The Georgia legislature will convene for the 2019-2020 legislative session in just a few days but lawmakers have been prefiling legislation since December. Among the initiatives filed early are bills to mandate feminine product education and to provide a sales tax exemption for menstrual products.
State representative Debra Bazemore, a Democrat from Atlanta, filed House Bill 10 to add tampon education to school curriculum. Specifically, the bill would provide for instruction on “the best practices for and risks associated with the use of tampons.” The bill has a focus on education around Toxic Shock Syndrome as well. The components would be taught in sex education and AIDS prevention courses in Georgia public schools and would only be for female students.
The bill is specific in outlining the prongs of the curriculum to include risks of illness and death, symptoms of toxic shock syndrome (TSS), instructions for symptoms, when to see a doctor, and the occurrence of TSS, all of which are already included in a pamphlet included in boxes of tampons sold in the United States. The FDA also has an education project in place to inform women of the best practices and risks.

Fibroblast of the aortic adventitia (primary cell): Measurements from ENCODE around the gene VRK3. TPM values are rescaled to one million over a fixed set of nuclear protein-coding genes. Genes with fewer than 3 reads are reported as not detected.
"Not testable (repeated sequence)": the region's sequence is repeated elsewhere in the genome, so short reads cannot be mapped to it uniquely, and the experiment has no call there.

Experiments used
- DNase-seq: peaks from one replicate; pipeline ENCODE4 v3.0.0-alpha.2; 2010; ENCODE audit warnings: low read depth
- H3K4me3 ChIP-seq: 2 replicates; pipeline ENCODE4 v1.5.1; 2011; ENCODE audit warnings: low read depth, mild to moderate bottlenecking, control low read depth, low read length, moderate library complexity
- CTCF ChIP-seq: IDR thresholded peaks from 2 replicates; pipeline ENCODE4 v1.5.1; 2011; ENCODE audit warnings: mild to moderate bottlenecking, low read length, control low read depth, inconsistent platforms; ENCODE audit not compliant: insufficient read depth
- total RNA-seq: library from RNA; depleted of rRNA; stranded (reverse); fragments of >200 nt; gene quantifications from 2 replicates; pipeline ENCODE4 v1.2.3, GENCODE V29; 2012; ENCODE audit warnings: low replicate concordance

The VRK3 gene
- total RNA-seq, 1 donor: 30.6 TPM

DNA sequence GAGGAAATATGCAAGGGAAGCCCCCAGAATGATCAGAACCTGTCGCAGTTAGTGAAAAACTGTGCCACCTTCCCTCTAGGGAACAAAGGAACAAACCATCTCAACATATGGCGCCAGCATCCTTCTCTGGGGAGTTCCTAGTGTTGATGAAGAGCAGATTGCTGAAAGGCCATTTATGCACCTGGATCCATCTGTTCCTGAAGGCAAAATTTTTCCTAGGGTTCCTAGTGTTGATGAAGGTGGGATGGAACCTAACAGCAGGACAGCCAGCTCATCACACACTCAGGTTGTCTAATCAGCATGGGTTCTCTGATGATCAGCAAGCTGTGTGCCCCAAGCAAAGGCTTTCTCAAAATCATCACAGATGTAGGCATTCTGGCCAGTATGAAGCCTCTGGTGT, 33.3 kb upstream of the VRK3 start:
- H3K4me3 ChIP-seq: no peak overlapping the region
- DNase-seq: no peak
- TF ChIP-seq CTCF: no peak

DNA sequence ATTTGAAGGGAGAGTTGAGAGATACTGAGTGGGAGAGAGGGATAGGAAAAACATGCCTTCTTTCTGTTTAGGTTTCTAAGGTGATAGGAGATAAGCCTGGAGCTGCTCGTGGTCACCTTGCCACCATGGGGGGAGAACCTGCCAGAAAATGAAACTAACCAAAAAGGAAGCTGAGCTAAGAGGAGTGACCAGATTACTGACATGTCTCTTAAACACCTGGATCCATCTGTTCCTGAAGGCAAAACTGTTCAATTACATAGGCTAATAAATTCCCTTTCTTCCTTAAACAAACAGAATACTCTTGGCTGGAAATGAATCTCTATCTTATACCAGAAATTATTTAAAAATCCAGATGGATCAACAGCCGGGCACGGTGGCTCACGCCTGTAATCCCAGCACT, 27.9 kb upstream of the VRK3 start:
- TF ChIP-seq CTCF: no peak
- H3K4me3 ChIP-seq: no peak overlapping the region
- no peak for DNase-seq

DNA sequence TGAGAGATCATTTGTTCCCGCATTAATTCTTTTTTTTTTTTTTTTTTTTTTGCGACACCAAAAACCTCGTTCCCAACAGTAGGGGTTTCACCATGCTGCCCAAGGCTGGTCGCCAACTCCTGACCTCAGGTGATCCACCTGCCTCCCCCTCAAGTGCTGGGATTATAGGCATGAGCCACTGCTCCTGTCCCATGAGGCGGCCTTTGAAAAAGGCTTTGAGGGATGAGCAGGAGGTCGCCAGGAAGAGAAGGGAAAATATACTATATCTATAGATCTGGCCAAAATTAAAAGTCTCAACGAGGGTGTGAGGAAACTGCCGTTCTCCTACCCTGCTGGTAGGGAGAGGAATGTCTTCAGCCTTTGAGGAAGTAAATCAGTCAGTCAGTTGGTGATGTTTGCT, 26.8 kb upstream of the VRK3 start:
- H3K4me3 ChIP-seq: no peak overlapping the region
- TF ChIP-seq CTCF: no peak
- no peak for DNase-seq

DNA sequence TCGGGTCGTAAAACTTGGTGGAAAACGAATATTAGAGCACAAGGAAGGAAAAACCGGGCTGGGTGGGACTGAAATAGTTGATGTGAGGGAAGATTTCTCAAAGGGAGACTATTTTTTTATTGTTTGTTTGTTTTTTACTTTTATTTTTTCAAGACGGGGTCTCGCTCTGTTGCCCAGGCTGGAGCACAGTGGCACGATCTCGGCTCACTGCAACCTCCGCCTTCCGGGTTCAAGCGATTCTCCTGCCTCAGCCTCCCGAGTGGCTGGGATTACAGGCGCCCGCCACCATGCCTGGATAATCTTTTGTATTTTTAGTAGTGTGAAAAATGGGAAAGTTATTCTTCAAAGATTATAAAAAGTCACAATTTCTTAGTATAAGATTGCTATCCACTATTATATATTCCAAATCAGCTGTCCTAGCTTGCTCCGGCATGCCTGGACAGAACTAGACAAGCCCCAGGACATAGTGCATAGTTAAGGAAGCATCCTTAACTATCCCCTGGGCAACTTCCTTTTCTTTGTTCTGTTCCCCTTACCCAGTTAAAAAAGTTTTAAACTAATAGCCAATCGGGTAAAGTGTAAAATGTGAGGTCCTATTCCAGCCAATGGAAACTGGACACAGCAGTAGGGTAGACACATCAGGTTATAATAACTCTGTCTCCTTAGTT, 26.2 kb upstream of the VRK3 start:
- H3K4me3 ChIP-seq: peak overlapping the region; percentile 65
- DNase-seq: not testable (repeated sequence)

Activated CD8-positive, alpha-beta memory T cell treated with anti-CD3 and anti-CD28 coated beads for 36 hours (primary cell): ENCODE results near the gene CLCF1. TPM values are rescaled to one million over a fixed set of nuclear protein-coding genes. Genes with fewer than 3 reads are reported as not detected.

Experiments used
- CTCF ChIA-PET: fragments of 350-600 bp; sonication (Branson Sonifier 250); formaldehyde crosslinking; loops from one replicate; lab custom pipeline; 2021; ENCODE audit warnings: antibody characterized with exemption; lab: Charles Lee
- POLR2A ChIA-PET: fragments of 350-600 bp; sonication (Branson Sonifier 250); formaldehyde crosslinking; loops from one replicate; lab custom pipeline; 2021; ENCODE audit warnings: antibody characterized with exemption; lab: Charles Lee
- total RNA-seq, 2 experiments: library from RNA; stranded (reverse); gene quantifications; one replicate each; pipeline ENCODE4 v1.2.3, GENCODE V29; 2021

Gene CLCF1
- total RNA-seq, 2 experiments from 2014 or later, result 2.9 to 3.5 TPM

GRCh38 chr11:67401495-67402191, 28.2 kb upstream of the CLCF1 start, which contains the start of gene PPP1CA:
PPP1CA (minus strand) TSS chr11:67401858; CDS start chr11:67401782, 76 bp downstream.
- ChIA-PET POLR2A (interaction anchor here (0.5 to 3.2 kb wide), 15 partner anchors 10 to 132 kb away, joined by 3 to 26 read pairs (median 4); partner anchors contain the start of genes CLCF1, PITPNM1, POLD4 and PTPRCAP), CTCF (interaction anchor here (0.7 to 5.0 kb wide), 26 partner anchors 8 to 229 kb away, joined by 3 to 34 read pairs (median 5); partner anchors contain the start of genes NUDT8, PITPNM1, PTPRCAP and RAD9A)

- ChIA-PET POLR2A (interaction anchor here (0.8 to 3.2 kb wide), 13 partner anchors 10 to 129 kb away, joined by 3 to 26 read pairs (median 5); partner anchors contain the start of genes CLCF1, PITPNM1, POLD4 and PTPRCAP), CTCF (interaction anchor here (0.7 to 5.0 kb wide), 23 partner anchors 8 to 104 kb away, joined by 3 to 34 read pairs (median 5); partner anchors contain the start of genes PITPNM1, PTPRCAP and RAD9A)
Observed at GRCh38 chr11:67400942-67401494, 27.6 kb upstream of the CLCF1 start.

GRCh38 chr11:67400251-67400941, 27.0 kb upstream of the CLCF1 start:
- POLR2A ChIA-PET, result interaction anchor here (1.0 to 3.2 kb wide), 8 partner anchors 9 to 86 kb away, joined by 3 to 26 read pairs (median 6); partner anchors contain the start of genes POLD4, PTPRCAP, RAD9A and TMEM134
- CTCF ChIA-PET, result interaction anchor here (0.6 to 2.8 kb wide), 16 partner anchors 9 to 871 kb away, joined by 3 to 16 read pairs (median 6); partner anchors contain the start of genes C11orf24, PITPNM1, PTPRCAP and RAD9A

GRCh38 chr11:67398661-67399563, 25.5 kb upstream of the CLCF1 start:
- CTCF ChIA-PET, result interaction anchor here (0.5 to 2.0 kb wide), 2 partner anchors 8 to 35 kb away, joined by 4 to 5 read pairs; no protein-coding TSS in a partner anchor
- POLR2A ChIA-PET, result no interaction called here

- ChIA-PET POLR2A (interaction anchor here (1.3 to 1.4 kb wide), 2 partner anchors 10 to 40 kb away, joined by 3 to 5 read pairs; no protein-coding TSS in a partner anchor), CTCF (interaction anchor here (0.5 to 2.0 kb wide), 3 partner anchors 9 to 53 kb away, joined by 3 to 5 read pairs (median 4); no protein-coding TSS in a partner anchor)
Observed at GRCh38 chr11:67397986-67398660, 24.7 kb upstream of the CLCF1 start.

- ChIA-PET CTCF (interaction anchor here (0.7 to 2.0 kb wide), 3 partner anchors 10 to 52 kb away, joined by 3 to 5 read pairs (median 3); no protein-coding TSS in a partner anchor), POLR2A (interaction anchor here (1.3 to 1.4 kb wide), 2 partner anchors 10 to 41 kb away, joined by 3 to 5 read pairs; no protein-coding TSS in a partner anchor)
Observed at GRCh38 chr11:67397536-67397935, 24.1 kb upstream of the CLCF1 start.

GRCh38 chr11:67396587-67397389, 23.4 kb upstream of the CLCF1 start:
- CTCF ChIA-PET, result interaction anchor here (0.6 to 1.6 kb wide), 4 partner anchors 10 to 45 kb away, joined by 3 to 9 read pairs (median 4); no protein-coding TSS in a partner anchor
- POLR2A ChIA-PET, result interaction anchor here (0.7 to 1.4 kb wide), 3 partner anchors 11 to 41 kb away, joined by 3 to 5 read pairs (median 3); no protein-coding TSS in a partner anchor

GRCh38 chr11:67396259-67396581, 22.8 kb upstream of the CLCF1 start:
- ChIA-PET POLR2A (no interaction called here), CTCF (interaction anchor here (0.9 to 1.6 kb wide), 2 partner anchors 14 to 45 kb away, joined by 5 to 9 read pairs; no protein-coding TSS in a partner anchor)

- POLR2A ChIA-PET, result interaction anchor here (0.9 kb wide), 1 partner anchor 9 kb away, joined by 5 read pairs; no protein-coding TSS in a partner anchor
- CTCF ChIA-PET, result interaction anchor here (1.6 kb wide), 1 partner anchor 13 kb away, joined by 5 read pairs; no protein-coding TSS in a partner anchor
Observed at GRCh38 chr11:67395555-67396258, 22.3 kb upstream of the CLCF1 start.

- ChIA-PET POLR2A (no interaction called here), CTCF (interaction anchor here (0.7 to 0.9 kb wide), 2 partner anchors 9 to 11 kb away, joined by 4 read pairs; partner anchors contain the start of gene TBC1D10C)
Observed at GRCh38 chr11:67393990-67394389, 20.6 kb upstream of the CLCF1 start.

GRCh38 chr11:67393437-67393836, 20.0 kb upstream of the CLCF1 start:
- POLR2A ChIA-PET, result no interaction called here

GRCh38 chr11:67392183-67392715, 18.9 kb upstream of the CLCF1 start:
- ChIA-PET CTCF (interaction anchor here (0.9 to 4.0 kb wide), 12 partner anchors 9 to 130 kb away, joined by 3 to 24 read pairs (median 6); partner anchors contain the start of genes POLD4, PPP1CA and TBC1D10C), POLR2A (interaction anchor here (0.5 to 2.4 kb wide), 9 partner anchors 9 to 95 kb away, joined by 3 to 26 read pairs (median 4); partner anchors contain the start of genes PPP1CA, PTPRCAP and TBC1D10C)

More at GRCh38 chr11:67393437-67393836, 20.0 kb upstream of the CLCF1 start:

You can read the bill here. Bazemore dropped a similar bill in 2018, but the bill did not get a committee hearing.
Additionally, state representative Debbie Buckner, a Democrat from Junction City, filed House Bill 8 in an effort to place menstrual products on the state sales tax exemption list found in OCGA 48-8-3. The exemption, as proposed by Buckner, would include ” tampons, menstrual pads and sanitary napkins, panty liners, menstrual sponges, and menstrual cups.”
Of the 45 states which impose statewide sales taxes, only Connecticut, Florida, Illinois, Maryland, Massachusetts, Minnesota, New Jersey, New York, Pennsylvania, and D.C. specifically exempt feminine hygiene products from the sales tax base, according to the Tax Foundation.
Some women have argued that women having to pay sales taxes on menstrual products is “unfair,” referred to as the “pink tax,” but opponents have argued that adding products to the list of exempted items only creates more inequity under the law.
Women in Georgia, on average, pay less than $20.00 per year in state sales tax for feminine products.